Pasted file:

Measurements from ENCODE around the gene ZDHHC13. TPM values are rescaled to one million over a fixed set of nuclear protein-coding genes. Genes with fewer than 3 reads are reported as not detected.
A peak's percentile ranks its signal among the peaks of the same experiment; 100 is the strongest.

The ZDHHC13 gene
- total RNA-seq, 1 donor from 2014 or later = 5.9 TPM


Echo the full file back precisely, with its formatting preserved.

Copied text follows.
Measurements from ENCODE around the gene ZDHHC13. TPM values are rescaled to one million over a fixed set of nuclear protein-coding genes. Genes with fewer than 3 reads are reported as not detected.
A peak's percentile ranks its signal among the peaks of the same experiment; 100 is the strongest.

The ZDHHC13 gene
- total RNA-seq, 1 donor from 2014 or later = 5.9 TPM